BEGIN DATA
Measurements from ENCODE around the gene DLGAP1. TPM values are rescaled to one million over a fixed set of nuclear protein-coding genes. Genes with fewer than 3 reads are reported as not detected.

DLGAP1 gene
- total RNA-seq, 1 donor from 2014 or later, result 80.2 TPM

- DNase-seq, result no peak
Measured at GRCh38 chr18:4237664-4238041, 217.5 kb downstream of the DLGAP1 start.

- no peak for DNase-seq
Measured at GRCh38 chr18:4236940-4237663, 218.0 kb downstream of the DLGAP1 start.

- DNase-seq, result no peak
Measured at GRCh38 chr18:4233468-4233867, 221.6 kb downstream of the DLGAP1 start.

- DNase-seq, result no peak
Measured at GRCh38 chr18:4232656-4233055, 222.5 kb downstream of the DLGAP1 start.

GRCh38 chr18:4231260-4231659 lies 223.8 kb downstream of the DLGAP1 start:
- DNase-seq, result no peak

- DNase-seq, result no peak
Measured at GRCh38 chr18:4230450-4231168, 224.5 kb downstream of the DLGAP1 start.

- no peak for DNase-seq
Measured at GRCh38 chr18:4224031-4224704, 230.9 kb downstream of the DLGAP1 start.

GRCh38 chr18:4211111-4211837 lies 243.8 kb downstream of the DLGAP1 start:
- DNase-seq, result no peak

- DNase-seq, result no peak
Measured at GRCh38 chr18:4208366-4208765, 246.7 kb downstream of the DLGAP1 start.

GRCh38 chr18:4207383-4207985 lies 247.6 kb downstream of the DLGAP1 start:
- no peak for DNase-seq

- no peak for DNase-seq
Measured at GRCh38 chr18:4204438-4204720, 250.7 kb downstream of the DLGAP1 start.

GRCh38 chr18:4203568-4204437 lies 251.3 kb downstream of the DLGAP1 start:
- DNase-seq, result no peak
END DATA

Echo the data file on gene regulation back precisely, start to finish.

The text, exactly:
Measurements from ENCODE around the gene DLGAP1. TPM values are rescaled to one million over a fixed set of nuclear protein-coding genes. Genes with fewer than 3 reads are reported as not detected.

DLGAP1 gene
- total RNA-seq, 1 donor from 2014 or later, result 80.2 TPM

- DNase-seq, result no peak
Measured at GRCh38 chr18:4237664-4238041, 217.5 kb downstream of the DLGAP1 start.

- no peak for DNase-seq
Measured at GRCh38 chr18:4236940-4237663, 218.0 kb downstream of the DLGAP1 start.

- DNase-seq, result no peak
Measured at GRCh38 chr18:4233468-4233867, 221.6 kb downstream of the DLGAP1 start.

- DNase-seq, result no peak
Measured at GRCh38 chr18:4232656-4233055, 222.5 kb downstream of the DLGAP1 start.

GRCh38 chr18:4231260-4231659 lies 223.8 kb downstream of the DLGAP1 start:
- DNase-seq, result no peak

- DNase-seq, result no peak
Measured at GRCh38 chr18:4230450-4231168, 224.5 kb downstream of the DLGAP1 start.

- no peak for DNase-seq
Measured at GRCh38 chr18:4224031-4224704, 230.9 kb downstream of the DLGAP1 start.

GRCh38 chr18:4211111-4211837 lies 243.8 kb downstream of the DLGAP1 start:
- DNase-seq, result no peak

- DNase-seq, result no peak
Measured at GRCh38 chr18:4208366-4208765, 246.7 kb downstream of the DLGAP1 start.

GRCh38 chr18:4207383-4207985 lies 247.6 kb downstream of the DLGAP1 start:
- no peak for DNase-seq

- no peak for DNase-seq
Measured at GRCh38 chr18:4204438-4204720, 250.7 kb downstream of the DLGAP1 start.

GRCh38 chr18:4203568-4204437 lies 251.3 kb downstream of the DLGAP1 start:
- DNase-seq, result no peak